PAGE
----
Follow the same directions as if you’re going to the excellent Morphing Stone cup-and-ring carving. From the carving, look up the field to the where the dirt-track is and, by the closest gate with a tree near it, walk straight towards it. Roughly halfway between the Morphing Stone and the gate you’ll find — eventually — the small stone in the photo with well-defined cups on it. You might need to wander back and forth until you find it, as there’s many rocks to check out here!
Archaeology & History
This small cup-marked stone was rediscovered by Danny Tiernan in the late afternoon of Thursday, August 18, 2011, just as the heavens opened and the rains poured down! With at least one well-defined cup-mark and another two near the edge of the stone where the grasses had grown, this stone probably needs another look at it, as there may be more beneath the surface, much like when we first found at Morphing Stone. Danny also found and photographed another larger boulder, a bit further up the field closer to the fence, where what may be a single cup-mark is clearly seen living on top of the rock. It’s one of those dodgy English Heritage ones though, so I’ll let those ‘qualified’ chaps check this one out and give it their expertise! It could well be another unrecorded cup-marked stone though…
From the road between Pateley Bridge and Summerbridge, the B6165, turn down to Glasshouses, following the road through the village and round past the reservoir; then as the road bends, keep to your left and go the steep zigzaggy hill, stopping where a gravel parking space is on the right-hand side of the road, by the bend. From here, cross the road and walk up the footpath to Yorke’s Folly. Go over the wall and along the footpath by the wall (the Nidderdale Way) for a coupla hundred yards. Then turn into the heather about 50 yards up from the walling. Look around!
Archaeology & History
There’s no previous reference to this site. It was found yesterday and is one of several such small heaps of stones (cairns) found along the flat ridge of moorland just south the hugely impressive of Guisecliff Crags on the northern edge of Heyshaw Moor. The one illustrated here is probably the best of the several we found and may be indicative of a previously undiscovered cairnfield. On a visit to the western side of the moors a few months ago we found another small cluster of similar cairns in very good condition, much like the one pictured here. It would appear to be prehistoric in nature — although the existence of an old track that ran nearly 20 yards to the west may indicate its previous use as a marker cairn. On the slopes below here (north) there are several examples of cup-and-ring stones, which tend to indicate the proximity of prehistoric graves. This cairn could well be such marker.
We also found evidence of other early human remains on this ridge and further up the moor (walling, rectangular building, possible cairn circle), but there appears to be no literary information explaining its nature. Further visits are needed here.
From the bottom of Pateley Bridge, just out of town take the left turn to Bewerley and go through the village; or from Glasshouses follow the road over the River Nidd and round. Both ways take you to meet the steep and winding Nought Bank Road, which you should follow all the way to the top of the moorland hill. You can just park up by the footpath taking you east. Then cross the road and walk west on the dirt-track to Rowan Tree Crags. 100 yards along, the gentle sloping moor on your left is the Old Wife’s Ridge.
Archaeology & History
The academic history of this moorland is poor, save occasional notes about lead mining and quarrying (Jennings 1967). Speight (1894) describes the finding of large pieces of lead-worked Roman inscriptions nearby that were found in January 1735 — one of which had the letters ‘BRIG’ cut into it, thought to be a referral to the land or deity, Brigantia. Examples of prehistoric rock art occur at nearby Guisecliff Woods, due east, but there are no specific notices about the archaeology of this hillside.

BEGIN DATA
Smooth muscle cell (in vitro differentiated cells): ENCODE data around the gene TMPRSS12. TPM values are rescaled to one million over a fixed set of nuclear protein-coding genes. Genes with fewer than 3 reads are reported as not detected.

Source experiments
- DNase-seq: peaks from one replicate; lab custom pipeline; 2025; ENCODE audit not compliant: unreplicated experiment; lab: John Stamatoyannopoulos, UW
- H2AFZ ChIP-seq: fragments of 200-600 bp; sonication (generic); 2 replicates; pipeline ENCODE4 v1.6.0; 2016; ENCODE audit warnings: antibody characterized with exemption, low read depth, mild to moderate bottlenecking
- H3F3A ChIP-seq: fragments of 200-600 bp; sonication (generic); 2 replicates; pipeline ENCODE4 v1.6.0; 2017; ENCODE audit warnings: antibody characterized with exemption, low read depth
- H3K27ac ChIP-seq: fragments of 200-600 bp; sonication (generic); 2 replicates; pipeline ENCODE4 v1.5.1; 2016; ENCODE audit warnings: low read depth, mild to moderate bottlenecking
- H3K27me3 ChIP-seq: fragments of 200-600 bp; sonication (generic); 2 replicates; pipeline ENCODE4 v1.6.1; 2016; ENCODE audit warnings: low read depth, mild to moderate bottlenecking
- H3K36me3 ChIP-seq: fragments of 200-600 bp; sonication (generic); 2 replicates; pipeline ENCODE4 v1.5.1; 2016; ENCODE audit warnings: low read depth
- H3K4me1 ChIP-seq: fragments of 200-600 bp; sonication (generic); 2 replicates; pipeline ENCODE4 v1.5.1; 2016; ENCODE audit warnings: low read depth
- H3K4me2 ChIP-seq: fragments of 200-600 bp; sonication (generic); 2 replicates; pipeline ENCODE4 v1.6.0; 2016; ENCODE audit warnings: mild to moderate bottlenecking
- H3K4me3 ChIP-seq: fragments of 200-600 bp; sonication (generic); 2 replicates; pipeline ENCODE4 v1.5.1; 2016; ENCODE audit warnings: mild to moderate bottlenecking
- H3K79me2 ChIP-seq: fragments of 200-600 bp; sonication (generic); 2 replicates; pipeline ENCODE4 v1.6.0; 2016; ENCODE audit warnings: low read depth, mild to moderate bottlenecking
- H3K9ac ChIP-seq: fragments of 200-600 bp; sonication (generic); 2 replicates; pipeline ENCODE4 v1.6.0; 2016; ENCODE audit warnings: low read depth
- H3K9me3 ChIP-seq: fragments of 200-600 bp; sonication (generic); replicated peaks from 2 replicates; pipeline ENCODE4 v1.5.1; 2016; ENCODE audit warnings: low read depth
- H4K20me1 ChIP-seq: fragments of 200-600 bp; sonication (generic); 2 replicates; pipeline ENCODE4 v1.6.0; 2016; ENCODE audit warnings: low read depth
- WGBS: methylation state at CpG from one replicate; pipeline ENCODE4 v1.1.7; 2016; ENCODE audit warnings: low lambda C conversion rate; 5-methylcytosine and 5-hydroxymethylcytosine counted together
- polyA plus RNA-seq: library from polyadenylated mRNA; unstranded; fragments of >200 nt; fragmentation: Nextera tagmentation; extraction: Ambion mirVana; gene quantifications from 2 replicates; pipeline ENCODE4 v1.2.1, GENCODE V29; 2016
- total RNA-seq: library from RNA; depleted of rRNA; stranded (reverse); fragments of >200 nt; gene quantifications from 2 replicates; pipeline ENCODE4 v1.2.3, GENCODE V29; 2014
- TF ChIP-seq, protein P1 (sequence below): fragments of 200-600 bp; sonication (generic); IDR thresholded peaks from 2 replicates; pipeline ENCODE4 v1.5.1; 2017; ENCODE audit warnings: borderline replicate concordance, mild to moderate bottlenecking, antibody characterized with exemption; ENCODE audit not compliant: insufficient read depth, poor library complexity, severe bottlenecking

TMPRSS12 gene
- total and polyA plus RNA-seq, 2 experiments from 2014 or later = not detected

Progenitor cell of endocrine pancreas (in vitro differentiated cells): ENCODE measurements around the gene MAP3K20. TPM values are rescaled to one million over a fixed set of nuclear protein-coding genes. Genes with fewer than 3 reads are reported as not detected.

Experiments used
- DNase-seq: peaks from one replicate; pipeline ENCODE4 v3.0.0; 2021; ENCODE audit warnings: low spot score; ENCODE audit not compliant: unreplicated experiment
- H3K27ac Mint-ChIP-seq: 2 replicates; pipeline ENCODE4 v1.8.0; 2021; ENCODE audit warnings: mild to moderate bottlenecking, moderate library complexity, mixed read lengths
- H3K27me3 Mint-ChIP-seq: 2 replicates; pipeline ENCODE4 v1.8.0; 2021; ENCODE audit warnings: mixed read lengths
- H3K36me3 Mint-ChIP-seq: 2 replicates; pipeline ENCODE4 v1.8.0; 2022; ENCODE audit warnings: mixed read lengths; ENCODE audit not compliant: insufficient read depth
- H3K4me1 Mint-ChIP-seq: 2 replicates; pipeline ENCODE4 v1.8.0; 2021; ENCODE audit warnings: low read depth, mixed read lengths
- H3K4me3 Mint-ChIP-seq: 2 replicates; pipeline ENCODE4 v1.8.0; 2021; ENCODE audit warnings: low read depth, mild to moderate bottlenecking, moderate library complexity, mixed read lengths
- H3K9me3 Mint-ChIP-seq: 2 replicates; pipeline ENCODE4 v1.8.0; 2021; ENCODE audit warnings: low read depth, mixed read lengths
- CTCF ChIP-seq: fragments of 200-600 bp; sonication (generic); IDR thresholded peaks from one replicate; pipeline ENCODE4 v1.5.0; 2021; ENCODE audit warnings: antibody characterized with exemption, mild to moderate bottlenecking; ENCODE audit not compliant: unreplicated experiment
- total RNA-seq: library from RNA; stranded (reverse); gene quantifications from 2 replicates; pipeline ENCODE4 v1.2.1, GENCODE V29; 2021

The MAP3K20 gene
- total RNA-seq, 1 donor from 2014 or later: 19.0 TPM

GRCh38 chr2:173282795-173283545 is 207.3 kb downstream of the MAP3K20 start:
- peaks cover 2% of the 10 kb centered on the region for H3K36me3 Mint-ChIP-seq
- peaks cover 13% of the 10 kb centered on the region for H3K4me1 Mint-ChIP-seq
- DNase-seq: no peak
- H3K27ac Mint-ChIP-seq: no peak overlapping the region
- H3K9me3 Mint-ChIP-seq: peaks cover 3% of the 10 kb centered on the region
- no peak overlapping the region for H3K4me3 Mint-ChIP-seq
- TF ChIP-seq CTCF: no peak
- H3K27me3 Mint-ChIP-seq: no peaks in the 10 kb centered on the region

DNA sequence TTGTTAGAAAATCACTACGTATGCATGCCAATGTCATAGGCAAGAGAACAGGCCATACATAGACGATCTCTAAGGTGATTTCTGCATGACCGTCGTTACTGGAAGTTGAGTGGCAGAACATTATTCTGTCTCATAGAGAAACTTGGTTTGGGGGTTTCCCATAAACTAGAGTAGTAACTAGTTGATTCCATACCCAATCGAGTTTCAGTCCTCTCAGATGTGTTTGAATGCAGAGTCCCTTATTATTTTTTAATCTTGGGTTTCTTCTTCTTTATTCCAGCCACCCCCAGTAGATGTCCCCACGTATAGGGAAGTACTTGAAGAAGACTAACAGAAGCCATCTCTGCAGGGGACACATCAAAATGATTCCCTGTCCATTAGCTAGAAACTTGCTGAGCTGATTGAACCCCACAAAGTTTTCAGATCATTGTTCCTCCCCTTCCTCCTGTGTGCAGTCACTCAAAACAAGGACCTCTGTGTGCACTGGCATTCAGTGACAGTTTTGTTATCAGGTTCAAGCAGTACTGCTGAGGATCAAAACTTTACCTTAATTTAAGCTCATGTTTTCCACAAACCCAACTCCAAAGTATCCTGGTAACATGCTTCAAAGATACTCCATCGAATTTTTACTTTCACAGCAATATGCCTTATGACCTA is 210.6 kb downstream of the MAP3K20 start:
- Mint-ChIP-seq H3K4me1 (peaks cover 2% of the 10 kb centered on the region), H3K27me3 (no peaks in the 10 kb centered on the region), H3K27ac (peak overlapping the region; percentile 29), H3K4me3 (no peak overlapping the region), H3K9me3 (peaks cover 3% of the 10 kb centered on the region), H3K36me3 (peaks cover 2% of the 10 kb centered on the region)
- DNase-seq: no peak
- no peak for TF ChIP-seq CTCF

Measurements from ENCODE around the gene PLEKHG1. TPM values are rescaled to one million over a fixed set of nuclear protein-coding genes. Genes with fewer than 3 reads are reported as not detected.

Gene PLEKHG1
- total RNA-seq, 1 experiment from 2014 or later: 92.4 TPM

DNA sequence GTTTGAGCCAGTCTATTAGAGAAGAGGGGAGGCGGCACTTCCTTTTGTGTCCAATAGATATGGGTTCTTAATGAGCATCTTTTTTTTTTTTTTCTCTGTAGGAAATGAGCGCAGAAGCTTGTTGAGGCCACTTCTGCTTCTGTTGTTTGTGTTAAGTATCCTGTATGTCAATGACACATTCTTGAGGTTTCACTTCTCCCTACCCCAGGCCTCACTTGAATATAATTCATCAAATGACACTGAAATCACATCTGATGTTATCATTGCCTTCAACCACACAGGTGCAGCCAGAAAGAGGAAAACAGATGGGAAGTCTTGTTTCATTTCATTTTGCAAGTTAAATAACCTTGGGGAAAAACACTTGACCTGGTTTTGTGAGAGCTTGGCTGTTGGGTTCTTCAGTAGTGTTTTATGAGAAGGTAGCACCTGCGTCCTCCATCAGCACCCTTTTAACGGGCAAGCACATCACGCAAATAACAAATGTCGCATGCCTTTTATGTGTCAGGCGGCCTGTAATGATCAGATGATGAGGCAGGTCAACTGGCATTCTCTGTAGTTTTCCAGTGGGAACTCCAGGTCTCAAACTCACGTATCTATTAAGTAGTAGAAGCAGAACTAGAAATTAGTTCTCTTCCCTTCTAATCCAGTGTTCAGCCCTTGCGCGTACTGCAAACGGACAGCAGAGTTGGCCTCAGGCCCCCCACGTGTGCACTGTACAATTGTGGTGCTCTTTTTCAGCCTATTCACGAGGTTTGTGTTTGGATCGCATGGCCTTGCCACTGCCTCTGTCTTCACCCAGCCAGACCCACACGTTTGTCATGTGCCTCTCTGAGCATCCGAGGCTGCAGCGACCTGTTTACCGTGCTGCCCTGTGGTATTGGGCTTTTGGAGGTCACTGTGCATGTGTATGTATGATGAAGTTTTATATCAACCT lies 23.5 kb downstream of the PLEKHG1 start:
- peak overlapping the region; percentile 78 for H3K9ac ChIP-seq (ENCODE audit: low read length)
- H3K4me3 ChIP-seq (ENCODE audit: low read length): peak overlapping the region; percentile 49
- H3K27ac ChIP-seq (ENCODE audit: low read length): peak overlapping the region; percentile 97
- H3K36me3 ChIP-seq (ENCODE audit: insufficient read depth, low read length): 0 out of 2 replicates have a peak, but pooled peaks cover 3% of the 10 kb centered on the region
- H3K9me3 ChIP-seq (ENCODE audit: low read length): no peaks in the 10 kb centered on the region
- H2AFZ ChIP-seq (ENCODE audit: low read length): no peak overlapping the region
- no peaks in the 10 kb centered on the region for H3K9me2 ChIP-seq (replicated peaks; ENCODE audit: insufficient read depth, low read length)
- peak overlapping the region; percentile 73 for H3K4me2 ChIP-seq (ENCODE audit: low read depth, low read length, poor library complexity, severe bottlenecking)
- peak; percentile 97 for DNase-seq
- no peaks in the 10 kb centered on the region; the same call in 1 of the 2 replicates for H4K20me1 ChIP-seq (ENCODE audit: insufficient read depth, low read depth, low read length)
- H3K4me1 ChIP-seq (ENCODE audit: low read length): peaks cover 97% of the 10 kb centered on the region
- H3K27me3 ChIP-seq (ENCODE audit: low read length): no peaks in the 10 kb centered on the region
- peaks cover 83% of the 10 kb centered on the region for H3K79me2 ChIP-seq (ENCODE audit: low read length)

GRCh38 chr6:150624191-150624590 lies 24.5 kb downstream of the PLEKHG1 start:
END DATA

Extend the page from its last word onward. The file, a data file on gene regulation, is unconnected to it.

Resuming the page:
When we visited the place yesterday, much of the heather had been burned (the previous year) and we found two stones which looked suspiciously as if they had stood upright in the past, and may have had played some part in the naming and myth of the Old Wife on this part of the moors. I can find no other records of any remains here.
References to the Old Wife scatter our northern lands and invariably refer to an aspect of the heathen Earth Mother of our peasant ancestors, particularly in Her aspects of winter and early spring. In Scotland and Ireland She was commonly known as the cailleach. Sadly I can find no extant lore relating to Her mythic aspects in the landscape on these hills. A field-name to the south, Nanny Black Hill, may have related to the Old Wife.
Jennings, Bernard (ed.), A History of Nidderdale, Advertiser Press: Huddersfield 1967.
o’ Crualaoich, Gearoid, The Book of the Cailleach, Cork University Press 2003.
Speight, Harry, Nidderdale, Elliot Stock: London 1894.
From the large village of Summerbridge, go west along the B6541 towards Dacre Banks, where you’ll see the signpost for the Nidderdale Way footpath. Follow this past the disused quarry and onto the meadows. When you hit the Monk Ing road, bear right (north) and keep going till you’re 100 yards from Eastwoods Farm. Go right, down into the fields for 50 yards or so. Look around!
Archaeology & History
A previously unlisted single cup-marked stone which is likely to become overgrown by the grasses pretty soon. Several other carvings are in close attendance in this field. It’s not far from the cup-marked Eastwoods Cross Base (aka CR 637) in the same field, but a little further down. In all probability there are other carvings yet to be found in this area. The rock art student Keith Boughey (2007) mentioned it briefly in an article on the other carvings nearby, saying simply:
“A small area of rock (very possibly bedrock) measuring 40cm x 14cm at its greatest extent pokes up through the turf, showing one worn but clear cup-mark on its western edge (Fig 3). On its own, this marking would not be significant were it not for the fact that four other carved rocks are already recorded from this particular locality.”
To get here, follow the same directions as if you’re going to the Morphing Stone. This carving is in the same field, but about 100 yards SSW of there, just to the south-side of the Nidderdale Way footpath. There’s plenty of rocks about, but with a bit of patience or a natural rock-art dowser’s nose, you’ll find the carving easily enough!